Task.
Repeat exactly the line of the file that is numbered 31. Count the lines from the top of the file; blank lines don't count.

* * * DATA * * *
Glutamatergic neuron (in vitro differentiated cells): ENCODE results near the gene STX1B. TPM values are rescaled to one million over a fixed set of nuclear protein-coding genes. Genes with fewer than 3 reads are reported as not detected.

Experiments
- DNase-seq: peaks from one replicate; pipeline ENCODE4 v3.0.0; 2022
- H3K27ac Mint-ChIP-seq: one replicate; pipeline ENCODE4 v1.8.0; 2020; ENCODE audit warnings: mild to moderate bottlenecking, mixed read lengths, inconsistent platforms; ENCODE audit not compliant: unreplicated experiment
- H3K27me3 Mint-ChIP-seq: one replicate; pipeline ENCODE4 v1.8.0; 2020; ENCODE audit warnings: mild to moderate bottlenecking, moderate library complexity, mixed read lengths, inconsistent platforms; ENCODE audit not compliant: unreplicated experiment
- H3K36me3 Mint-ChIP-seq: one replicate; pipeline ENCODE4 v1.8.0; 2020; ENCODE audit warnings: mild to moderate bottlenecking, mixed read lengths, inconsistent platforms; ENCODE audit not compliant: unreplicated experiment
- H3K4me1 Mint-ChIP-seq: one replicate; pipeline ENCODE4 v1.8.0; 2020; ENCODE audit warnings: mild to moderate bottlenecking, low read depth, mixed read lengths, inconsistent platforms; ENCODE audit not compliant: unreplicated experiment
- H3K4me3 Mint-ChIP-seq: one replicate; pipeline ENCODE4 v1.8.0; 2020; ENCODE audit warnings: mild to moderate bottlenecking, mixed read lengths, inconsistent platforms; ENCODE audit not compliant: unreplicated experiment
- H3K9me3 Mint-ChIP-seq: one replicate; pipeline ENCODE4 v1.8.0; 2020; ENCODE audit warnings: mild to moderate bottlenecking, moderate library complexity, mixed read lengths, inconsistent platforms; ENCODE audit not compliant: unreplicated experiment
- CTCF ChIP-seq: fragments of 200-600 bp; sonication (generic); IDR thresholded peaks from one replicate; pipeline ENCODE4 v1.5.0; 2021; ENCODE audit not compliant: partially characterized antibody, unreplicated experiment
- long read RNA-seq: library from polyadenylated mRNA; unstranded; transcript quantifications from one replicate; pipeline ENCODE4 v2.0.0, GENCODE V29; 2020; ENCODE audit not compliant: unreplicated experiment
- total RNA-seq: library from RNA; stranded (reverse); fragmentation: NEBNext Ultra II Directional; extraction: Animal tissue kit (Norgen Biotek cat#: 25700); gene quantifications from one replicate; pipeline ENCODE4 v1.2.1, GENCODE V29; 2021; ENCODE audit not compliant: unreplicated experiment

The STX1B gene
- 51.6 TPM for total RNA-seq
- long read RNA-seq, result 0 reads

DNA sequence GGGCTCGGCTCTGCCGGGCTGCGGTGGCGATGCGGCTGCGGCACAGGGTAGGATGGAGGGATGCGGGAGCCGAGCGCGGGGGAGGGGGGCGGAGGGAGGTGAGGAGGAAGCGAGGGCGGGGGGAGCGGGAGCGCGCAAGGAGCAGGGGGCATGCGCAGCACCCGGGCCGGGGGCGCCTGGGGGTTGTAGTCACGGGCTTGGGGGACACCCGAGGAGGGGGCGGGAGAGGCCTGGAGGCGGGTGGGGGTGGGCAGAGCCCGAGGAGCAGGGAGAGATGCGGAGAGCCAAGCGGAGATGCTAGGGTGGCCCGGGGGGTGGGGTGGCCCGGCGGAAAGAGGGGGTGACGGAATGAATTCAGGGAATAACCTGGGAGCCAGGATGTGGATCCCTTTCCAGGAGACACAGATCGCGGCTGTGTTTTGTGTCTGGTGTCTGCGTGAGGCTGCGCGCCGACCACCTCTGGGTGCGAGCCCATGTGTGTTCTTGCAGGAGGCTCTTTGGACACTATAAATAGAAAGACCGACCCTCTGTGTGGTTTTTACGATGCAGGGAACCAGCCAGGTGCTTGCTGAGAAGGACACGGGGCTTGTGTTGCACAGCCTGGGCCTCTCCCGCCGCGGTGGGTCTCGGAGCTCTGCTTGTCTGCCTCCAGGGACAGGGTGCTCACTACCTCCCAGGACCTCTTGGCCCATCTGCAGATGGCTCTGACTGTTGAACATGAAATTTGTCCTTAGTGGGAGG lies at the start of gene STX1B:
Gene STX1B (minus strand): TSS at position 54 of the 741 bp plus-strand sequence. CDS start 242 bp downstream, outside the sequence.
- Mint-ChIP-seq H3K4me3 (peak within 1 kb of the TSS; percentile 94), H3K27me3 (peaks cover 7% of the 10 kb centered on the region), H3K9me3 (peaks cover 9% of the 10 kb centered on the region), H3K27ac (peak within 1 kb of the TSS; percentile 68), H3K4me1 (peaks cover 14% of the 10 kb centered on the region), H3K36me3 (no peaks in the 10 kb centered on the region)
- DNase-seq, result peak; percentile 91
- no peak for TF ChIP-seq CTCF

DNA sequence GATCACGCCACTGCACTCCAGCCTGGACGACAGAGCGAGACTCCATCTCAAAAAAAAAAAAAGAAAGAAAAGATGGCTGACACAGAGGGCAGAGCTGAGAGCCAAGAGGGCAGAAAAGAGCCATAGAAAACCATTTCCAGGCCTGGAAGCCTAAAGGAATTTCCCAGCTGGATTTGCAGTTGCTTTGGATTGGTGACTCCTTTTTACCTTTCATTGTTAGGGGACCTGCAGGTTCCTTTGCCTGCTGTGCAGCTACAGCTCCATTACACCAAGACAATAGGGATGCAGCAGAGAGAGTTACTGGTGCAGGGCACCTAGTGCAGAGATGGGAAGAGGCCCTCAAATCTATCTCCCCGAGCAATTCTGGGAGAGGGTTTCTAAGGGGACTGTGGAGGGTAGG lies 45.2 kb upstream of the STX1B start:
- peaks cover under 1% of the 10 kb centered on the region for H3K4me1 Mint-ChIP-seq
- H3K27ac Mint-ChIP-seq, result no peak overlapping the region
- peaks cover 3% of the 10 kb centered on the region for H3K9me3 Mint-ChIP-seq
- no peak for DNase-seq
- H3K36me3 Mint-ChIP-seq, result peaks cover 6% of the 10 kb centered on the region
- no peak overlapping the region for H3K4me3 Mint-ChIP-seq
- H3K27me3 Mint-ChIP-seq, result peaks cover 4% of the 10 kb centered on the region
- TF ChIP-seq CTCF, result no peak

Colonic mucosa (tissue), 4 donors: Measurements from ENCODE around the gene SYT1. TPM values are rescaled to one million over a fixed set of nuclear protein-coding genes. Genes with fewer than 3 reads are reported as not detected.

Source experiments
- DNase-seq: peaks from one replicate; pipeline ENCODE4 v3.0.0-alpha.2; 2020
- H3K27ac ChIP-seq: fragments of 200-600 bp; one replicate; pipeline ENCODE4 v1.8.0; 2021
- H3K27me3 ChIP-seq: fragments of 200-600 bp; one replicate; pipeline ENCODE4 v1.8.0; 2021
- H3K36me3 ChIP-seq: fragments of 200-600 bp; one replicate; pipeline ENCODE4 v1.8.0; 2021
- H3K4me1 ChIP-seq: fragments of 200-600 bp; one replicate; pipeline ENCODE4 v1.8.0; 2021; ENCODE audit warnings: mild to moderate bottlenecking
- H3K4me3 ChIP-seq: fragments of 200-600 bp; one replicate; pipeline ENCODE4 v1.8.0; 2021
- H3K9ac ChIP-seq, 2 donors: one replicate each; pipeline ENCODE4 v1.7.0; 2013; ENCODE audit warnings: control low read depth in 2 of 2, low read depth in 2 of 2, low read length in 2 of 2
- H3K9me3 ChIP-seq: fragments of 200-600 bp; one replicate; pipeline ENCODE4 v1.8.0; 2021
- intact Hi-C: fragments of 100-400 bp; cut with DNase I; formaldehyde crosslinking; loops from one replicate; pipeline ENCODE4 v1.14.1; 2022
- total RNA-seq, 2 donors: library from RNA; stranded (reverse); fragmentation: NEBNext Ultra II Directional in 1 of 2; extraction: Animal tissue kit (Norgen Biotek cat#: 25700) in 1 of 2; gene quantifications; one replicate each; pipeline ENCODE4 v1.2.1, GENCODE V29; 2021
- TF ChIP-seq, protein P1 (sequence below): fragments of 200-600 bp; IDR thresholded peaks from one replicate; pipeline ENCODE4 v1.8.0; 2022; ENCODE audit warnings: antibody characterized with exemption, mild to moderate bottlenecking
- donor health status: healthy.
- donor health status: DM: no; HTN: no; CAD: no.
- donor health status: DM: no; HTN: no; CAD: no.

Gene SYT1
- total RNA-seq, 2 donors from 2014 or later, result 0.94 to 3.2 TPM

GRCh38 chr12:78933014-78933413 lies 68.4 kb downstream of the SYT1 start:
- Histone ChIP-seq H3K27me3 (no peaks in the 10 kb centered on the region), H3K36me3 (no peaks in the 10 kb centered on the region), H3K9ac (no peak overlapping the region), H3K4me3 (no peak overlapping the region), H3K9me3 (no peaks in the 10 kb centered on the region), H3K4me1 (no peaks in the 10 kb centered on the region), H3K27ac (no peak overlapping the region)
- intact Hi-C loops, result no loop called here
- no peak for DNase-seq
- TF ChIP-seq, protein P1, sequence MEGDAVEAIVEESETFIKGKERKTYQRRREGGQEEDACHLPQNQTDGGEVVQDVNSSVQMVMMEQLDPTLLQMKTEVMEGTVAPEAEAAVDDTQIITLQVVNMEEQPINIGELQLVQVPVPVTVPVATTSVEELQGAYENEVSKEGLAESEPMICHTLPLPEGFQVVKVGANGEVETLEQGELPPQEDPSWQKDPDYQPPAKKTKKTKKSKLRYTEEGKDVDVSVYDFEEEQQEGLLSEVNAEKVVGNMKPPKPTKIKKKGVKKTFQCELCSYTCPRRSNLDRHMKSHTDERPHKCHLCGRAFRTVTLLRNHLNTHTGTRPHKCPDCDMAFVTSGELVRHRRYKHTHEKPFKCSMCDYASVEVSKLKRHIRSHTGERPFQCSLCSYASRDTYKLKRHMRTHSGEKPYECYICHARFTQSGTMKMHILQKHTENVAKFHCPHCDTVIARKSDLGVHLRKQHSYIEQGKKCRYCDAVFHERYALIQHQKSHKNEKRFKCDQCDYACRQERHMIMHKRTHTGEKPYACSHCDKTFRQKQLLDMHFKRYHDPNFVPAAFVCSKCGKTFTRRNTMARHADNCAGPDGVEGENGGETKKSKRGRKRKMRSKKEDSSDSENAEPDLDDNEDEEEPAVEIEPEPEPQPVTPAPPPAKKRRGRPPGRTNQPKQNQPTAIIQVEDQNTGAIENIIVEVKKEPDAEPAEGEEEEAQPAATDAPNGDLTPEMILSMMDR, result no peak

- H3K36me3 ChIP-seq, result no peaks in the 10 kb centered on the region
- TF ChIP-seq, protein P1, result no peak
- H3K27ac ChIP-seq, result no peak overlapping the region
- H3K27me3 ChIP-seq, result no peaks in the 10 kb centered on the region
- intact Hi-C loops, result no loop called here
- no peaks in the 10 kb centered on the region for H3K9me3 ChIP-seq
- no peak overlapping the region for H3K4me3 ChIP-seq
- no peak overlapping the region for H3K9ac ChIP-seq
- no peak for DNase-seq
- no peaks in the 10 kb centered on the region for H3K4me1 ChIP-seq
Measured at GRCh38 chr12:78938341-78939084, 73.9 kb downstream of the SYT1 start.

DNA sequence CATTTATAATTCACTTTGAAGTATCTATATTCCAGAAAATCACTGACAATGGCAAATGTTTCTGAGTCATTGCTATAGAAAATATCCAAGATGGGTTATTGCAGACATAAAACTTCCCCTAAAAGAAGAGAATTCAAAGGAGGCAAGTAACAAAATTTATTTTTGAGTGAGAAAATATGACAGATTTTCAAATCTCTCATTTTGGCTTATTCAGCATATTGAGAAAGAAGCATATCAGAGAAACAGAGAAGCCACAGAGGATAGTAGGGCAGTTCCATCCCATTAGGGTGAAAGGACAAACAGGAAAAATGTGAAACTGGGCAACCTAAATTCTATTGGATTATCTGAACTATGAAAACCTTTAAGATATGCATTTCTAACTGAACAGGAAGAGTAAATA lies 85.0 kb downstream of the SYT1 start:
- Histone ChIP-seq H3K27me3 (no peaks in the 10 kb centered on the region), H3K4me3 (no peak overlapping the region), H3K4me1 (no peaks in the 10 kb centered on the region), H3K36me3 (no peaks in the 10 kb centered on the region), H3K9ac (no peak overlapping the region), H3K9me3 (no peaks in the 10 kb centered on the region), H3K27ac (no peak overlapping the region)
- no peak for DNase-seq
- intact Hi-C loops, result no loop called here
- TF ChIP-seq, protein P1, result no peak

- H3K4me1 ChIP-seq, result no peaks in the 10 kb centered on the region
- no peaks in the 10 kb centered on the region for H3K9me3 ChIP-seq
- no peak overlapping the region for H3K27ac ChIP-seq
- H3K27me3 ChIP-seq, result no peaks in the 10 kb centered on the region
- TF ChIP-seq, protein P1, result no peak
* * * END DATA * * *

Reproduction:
Source experiments